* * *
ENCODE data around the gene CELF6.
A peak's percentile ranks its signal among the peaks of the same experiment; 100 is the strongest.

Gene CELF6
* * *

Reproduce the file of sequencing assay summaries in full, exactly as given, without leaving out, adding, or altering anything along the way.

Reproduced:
ENCODE data around the gene CELF6.
A peak's percentile ranks its signal among the peaks of the same experiment; 100 is the strongest.

Gene CELF6